Waiver Denied

Discussion in 'DoDMERB' started by gad.choi, Sep 28, 2010.

  1. gad.choi

    gad.choi New Member

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    So basically I'm just writing this to give anyone else with a similar medical situation a heads up, and even if you're in the same boat as me, don't give up. Your situation could be different, I'm just giving you a little insight behind my specific case.

    Anyways earlier today my admissions officer called me and told me even though I had a "stellar" application (I'm not bragging or anything, I'm just giving you an idea, but I'm going to Stanford on a full academic ride and I absolutely murdered my CFA) the surgeon was denying my waiver request. I was initially disqualified for a D155.70 which is myopia greater than -8.00. My right eye is -8.00 diopters and my left eye is -8.25 diopters.

    My admissions officer told me that the surgeons were pretty lenient about eyesight up to about -5.00 diopters. However, the surgeon's are very strict about keeping the -8.00 mark. He said that the reason for the surgeon denying my waiver was threefold.

    1. My vision will deteriorate and being in a combat situation as well as being responsible for the lives of other men, having my eyesight past a certain point is dangerous. Especially if I should lose my glasses.
    2. My vision could cause me to fail to graduate as a commissioned officer. So basically I would be a wasted investment. (I'm giving you the short of it, he didn't say wasted investment, he was a lot nicer about it)
    3. PRK is not a suitable treatment for my situation as it is unable to correct myopia of my caliber.

    Unfortunately for me, this was absolute crushing news. However, he did tell me that ROTC is much more lenient. He said that you can usually push their limit to around -10.00 diopters so ROTC is definitely something I'm looking into.

    Basically good luck to all of you candidates for 2015, I wish I could say see you in June but unfortunately West Point is not for me. It sucks but it's all good. Hopefully 4 years from now, we'll all graduate together with our shiny gold bars. Anyways good luck!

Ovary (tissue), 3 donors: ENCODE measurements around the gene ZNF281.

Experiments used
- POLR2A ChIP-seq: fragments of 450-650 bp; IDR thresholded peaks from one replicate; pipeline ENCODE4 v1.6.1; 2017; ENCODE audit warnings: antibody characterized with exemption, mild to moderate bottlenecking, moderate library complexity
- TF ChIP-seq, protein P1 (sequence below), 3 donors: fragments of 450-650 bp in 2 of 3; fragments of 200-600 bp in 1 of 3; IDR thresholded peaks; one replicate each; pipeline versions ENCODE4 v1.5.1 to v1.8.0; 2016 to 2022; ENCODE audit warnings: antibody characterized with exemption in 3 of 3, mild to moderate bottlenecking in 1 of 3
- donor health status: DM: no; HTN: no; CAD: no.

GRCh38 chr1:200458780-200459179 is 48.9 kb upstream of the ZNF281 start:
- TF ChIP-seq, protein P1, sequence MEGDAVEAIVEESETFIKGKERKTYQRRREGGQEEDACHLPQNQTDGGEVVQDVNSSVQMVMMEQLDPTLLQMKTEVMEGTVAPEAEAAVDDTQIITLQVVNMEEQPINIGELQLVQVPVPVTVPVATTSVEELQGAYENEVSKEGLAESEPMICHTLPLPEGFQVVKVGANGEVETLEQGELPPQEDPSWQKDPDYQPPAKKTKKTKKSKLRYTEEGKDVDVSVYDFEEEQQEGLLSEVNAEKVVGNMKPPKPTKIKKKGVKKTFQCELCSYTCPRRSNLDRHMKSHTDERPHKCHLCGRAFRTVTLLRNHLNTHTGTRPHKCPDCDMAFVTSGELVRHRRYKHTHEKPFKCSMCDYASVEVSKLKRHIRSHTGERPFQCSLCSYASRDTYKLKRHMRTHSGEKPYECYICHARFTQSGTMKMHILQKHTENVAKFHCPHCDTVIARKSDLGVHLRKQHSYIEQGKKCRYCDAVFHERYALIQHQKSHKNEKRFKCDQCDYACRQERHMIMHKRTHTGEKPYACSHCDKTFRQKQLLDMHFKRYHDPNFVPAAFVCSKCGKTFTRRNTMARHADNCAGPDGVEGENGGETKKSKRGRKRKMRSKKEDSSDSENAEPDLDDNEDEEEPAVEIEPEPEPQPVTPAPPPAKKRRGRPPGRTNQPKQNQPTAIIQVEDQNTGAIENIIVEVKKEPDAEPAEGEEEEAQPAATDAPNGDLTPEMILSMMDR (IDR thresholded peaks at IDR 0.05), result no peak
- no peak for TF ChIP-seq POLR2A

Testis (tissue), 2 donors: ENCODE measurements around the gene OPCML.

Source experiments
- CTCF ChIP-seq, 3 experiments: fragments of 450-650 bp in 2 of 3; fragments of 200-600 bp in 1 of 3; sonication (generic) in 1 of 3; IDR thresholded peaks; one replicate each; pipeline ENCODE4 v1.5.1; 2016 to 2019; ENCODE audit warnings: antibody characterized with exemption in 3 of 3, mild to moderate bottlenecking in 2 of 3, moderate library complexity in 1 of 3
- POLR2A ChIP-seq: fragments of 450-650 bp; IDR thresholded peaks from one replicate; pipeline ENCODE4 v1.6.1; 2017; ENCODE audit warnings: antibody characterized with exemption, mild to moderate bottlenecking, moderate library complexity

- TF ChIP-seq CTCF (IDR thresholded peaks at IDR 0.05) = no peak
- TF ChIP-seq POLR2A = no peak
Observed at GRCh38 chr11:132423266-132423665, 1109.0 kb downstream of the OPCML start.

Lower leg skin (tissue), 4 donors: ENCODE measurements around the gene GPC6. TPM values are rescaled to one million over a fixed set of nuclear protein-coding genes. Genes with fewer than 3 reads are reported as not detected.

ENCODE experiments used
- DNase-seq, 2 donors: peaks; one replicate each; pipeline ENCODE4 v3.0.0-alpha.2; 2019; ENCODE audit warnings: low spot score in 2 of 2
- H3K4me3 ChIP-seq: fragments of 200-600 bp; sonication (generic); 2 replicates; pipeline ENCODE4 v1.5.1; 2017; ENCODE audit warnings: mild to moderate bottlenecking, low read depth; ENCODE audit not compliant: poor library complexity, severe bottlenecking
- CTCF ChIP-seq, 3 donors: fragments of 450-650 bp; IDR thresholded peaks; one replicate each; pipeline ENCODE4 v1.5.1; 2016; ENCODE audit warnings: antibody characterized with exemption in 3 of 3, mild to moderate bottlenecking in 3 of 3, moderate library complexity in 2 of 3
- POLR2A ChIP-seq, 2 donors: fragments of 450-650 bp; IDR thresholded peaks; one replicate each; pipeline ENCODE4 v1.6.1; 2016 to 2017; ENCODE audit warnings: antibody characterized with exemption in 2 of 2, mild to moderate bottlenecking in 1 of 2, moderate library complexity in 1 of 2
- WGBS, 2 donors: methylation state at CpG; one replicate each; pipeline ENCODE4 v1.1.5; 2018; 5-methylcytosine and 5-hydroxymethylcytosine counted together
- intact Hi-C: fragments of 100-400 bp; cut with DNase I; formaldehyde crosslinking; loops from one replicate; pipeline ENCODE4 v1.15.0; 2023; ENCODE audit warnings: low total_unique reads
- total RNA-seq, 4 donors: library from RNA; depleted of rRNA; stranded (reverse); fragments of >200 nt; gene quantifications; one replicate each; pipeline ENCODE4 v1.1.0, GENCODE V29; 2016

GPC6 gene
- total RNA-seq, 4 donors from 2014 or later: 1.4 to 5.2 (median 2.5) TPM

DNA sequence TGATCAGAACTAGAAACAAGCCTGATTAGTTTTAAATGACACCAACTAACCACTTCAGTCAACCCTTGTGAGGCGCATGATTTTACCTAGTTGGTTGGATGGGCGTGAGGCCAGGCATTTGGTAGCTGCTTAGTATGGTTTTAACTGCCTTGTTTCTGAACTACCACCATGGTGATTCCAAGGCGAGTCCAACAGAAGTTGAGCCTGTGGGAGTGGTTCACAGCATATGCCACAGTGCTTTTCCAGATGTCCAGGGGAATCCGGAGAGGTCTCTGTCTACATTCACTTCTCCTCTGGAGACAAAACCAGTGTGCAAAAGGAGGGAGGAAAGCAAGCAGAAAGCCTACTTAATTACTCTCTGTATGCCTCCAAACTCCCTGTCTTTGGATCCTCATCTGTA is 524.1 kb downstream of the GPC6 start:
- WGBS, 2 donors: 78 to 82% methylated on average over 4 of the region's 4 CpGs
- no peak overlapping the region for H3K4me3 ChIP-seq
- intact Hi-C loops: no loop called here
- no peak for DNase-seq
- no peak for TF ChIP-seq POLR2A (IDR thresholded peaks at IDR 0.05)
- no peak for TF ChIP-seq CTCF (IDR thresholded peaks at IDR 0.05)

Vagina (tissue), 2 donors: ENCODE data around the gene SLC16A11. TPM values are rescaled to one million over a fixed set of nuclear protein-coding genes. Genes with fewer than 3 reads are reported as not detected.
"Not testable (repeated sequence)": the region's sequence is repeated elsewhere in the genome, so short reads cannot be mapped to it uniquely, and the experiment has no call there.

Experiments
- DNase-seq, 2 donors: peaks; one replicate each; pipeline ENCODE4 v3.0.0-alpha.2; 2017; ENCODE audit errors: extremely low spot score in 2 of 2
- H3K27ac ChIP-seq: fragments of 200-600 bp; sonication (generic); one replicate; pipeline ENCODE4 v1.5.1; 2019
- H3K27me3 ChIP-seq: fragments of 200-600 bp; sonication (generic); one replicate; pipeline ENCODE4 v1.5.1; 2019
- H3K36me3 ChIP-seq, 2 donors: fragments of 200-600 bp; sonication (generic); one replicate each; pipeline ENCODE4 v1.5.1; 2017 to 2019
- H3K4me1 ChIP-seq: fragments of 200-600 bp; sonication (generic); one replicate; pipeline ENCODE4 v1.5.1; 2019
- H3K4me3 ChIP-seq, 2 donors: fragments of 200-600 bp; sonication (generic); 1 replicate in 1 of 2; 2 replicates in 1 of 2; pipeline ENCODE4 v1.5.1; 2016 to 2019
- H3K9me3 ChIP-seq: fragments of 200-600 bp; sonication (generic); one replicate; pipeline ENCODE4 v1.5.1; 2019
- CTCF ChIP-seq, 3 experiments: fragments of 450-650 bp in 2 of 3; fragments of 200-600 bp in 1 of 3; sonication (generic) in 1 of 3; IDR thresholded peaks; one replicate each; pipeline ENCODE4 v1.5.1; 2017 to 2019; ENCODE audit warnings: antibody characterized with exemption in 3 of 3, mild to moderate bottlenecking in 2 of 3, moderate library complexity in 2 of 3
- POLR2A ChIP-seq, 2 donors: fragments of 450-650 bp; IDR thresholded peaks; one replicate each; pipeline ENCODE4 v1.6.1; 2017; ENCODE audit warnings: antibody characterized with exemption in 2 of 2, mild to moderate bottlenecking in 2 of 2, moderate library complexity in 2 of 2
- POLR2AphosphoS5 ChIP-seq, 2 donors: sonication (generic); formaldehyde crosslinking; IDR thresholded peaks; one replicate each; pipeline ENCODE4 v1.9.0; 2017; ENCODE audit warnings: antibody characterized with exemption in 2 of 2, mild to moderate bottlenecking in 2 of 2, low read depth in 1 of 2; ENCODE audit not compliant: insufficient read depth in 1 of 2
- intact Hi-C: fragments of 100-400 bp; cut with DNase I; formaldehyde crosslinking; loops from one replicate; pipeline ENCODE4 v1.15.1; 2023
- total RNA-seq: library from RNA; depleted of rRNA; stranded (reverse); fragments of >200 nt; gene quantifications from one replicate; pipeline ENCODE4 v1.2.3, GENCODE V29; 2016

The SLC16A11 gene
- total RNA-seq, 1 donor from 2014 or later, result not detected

P.S. I bet I'm the only who'll ever say this, but I'm pissed I don't get to go to plebe summer.
     
  2. PotentialParent

    PotentialParent Member

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    gad.choi, I am sorry to hear about your situation, and wish you the best at Stanford. I was impressed by your wording and tone. Don't take this personally, because it is meant in general terms. How could this representative of the Army direct you towards ROTC? The three reasons the Army is giving you for not being able to attend the USMA, are very significant. If you graduate from USMA or ROTC, you will be an officer in the Army, and will still not be able to see at an acceptable level, without your glasses.

    I would have expected more from that representative.
     
  3. Just_A_Mom

    Just_A_Mom Member

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    Here is the deal - the reason why USMA won't take a chance on him is that Congress mandates that 80% of all males who graduate from USMA MUST commission in a Combat Arms branch.
    He is not eligible for Combat Arms and hence to admit him as a plebe KNOWING that he won't commission Combat Arms is just too risky.